Isn't it funny how the memory of one's travel fades with age like a favourite old snapshot. It was 1985 and I remember leaving Mopti and arriving in Djenne quite clearly and yet I can recall virtually nothing of the journey with the exception of driving across a long causeway across the Bani River floodplain at the confluence with the mighty Niger River as we approached the ancient town of Djenne. It was hot and hazy, that much I do remember - 45 degrees centigrade and being May, just before the rains it was also very humid. There had been a sand storm and the sky had a weird orange hue. I wandered the dusty, narrow alleyways and markets, peering into darkened doorways and gaping in amazement at the gleaming gold jewellery dripping from the local women. Each earring looked as though it must weigh at least a kilo. It was a wonder that the women weren't tripping over their earlobes.
I joined in a game of football with some ragged kids who were scuffing a battered, deflated plastic ball about the market place amongst the equally ragged chickens and skinny donkeys. Another memory which remains sharp is that of a mud brick goldsmith's building deep in the depths of one of the alleys. Crouched over a blazing crucible filled with molten gold was a dessicated old man of who knows what age. Pinned to the wall behind him was a poster of Madonna, scantily clad in a little lurex number. But here's the thing.......the poster was upside down.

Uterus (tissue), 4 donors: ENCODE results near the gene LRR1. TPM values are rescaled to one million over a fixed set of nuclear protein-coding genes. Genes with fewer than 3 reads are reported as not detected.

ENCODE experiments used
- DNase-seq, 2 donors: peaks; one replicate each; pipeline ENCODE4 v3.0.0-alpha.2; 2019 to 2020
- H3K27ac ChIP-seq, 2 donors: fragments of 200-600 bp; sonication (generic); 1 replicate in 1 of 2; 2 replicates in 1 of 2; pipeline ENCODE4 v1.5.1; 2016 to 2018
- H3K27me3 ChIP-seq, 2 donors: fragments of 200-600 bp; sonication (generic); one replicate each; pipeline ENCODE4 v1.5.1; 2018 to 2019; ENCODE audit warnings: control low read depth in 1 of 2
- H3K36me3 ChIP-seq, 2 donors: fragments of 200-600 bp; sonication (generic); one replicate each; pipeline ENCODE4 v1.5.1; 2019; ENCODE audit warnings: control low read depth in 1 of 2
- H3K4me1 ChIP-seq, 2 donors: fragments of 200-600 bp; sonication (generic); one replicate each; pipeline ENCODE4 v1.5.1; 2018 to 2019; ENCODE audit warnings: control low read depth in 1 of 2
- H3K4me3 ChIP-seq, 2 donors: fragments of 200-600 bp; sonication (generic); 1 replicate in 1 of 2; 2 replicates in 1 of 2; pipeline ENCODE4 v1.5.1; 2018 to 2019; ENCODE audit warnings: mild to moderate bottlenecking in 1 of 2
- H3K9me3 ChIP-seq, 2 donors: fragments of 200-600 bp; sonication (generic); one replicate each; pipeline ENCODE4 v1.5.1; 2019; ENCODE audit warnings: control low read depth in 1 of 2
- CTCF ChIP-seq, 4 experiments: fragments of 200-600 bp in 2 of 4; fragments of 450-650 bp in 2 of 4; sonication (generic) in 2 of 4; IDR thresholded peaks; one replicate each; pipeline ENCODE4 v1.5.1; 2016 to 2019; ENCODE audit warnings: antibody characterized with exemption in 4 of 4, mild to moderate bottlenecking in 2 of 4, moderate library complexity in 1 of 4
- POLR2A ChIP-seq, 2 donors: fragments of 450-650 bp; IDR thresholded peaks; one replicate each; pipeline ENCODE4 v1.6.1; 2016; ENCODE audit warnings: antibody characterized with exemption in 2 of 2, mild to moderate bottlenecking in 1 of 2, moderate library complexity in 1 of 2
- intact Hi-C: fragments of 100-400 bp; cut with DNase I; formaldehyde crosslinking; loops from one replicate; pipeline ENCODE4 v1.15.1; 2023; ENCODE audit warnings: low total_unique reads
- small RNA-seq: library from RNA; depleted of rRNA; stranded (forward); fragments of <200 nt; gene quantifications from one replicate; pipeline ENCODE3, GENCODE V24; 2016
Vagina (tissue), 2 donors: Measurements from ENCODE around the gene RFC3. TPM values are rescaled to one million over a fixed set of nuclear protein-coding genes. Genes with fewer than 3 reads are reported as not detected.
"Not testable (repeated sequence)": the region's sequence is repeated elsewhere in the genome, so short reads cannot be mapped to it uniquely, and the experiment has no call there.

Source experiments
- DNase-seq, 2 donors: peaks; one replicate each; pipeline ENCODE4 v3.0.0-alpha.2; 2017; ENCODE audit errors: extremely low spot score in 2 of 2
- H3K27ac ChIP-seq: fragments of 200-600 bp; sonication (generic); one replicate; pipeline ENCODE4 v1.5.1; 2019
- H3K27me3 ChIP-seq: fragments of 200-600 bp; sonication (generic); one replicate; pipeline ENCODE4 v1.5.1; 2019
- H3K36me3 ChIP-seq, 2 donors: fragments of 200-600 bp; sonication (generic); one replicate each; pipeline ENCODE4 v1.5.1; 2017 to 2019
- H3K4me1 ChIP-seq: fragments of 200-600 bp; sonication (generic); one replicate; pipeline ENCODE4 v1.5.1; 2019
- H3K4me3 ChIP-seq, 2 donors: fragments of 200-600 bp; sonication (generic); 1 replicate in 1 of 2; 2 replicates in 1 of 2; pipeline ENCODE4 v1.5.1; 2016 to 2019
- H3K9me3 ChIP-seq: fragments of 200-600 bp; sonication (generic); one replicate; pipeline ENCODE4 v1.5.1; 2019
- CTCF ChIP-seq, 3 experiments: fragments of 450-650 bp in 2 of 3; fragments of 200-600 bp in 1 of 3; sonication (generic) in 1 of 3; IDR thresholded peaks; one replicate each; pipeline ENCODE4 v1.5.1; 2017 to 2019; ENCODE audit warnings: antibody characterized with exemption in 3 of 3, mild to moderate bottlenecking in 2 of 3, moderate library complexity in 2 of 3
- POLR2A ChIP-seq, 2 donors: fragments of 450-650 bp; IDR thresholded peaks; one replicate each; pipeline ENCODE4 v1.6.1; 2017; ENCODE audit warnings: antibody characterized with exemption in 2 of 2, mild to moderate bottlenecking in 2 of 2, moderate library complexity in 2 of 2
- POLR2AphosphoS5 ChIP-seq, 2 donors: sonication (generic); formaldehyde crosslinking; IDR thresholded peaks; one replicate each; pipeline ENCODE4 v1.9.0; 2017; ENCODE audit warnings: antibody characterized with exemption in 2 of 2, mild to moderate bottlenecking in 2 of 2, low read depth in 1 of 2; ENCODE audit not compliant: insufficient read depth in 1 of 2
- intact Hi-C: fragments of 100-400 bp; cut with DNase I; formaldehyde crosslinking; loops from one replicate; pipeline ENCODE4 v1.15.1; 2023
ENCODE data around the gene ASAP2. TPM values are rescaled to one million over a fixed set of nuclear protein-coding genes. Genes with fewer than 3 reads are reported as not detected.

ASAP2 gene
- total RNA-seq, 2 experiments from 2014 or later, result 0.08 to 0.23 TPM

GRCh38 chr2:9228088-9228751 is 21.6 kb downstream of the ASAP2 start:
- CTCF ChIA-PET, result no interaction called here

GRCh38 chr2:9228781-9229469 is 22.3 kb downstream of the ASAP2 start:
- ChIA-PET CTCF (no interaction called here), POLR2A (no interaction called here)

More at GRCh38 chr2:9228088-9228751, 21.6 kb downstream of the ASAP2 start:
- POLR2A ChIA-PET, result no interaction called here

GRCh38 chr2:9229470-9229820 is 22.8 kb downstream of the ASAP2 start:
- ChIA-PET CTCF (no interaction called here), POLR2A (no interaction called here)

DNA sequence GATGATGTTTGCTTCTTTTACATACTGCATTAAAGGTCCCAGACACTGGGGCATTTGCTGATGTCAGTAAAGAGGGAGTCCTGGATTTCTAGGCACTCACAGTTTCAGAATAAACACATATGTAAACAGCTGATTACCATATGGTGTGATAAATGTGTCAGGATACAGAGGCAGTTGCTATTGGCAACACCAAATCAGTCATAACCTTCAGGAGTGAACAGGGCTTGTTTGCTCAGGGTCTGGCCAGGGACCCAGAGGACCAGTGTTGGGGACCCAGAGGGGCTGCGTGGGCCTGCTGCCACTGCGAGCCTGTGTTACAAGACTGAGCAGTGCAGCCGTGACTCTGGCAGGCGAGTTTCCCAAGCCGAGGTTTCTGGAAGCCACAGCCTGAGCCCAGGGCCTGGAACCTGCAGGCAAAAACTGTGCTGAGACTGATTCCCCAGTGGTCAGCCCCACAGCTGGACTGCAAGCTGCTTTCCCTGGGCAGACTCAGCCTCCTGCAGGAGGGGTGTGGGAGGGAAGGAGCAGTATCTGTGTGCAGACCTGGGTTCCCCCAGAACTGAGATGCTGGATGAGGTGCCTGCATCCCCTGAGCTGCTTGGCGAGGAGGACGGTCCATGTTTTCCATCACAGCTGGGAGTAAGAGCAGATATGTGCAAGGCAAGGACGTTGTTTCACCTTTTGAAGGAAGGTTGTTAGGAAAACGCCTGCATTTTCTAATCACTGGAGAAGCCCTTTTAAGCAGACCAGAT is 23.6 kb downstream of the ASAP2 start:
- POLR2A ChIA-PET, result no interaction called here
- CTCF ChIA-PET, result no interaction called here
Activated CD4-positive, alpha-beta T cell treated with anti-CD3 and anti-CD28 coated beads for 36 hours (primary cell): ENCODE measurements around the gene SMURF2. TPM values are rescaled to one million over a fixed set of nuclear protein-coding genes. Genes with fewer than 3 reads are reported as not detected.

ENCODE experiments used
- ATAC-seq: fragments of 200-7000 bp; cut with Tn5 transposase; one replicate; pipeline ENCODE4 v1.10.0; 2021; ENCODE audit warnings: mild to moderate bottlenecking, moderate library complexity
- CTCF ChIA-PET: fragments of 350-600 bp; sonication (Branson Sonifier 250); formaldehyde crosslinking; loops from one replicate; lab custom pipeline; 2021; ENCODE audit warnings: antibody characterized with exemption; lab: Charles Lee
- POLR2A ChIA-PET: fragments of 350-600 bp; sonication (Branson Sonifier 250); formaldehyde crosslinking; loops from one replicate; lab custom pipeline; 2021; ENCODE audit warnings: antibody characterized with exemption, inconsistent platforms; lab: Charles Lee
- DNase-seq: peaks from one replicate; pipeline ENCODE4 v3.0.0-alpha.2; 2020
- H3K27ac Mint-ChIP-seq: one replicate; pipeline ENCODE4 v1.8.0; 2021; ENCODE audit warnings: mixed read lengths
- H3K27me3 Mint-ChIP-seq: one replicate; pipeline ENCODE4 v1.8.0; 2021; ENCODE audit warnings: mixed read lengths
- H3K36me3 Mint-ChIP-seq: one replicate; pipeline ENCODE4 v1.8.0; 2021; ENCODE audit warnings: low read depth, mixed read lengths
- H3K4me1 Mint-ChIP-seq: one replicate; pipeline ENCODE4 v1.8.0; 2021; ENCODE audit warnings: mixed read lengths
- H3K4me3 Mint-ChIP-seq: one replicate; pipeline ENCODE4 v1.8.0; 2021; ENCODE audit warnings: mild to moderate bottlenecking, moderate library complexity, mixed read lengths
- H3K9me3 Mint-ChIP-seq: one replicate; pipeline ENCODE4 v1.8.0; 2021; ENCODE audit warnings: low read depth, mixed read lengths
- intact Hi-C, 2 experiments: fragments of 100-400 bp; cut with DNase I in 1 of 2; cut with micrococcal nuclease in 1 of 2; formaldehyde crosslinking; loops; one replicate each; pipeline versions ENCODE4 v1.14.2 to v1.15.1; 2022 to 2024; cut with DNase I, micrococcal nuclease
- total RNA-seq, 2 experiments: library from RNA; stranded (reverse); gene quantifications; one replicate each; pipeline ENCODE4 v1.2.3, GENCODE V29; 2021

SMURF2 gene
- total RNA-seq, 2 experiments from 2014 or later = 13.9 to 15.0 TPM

Of course the highlight of any visit to Djenne is the Grande Mosque. It's hard to describe. It has an alien, almost organic appearance - like an enormous sandcastle topped by several rounded spires, each one decorated with an ostrich egg. Inside it is dark and deliciously cool and provides sanctuary from the heat for the elderly and infirm who are found comfortable corners of the interior and are tended to by the mosque members. It is a very humane arrangement.
The town site itself has been inhabited since 250 BC. The first mosque was built there in the 13th century, but the current structure dates back to 1907. In 1988, three years after my visit this ancient city was designated a UNESCO World Heritage site. It remains a pretty tough place to get to. As it is, Mali is not exactly a mainstream tourist destination and Djenne is remote even by Malian standards. It is about 350 kilometres southwest of Timbuktu which is widely recognised as being the world's most isolated town.
These days it's a two hour taxi ride from bustling Mopti, which has a pretty impressive mud mosque of its own as well as a fascinating river port. Or there are buses once a week if you're lucky. The best way to see this part of the world is with one of the overland adventure tours that operate in the region.
ROAD TO TIMBUKTU
From AUD $4,925 Countries Visited: Mali
Duration: 13 days
Valid until 30 June 2012
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